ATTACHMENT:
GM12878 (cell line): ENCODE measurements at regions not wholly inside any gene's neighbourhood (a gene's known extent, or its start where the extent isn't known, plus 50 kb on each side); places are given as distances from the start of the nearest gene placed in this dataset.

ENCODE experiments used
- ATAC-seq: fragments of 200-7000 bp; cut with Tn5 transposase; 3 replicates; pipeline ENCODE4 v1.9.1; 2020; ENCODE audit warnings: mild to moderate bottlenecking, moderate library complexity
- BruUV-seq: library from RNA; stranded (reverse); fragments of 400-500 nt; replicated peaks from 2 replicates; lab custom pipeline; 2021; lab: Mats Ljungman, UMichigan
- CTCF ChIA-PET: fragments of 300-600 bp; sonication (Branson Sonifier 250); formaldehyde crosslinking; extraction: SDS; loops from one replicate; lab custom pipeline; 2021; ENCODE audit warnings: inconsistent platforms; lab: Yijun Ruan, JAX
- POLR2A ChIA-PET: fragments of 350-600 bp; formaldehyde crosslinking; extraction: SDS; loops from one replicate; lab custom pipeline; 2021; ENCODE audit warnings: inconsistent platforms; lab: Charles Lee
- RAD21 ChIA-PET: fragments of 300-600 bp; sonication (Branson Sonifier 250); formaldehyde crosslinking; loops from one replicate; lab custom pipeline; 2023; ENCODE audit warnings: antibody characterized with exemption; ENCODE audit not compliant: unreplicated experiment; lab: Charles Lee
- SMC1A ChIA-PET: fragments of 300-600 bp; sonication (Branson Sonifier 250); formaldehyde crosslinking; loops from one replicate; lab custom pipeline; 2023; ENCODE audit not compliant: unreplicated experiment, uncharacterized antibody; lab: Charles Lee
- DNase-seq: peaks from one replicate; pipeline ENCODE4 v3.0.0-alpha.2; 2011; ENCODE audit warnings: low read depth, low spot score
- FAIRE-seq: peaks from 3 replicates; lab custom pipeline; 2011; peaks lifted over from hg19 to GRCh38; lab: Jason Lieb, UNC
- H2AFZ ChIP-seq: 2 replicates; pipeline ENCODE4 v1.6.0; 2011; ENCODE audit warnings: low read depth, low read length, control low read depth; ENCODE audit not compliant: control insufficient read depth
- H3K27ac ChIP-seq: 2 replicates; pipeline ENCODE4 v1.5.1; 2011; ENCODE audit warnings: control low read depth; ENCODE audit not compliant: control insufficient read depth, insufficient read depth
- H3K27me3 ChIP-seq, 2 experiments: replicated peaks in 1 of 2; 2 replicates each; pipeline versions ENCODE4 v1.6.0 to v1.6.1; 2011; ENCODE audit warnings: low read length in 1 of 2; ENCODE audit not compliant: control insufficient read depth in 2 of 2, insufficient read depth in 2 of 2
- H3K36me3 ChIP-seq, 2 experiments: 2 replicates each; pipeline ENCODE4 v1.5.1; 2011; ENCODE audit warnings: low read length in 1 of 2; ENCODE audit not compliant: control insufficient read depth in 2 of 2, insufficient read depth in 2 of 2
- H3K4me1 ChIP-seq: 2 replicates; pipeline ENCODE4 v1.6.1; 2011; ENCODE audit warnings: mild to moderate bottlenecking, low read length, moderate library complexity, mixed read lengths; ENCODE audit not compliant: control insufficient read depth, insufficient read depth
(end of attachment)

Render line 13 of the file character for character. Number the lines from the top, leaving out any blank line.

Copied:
- H3K27me3 ChIP-seq, 2 experiments: replicated peaks in 1 of 2; 2 replicates each; pipeline versions ENCODE4 v1.6.0 to v1.6.1; 2011; ENCODE audit warnings: low read length in 1 of 2; ENCODE audit not compliant: control insufficient read depth in 2 of 2, insufficient read depth in 2 of 2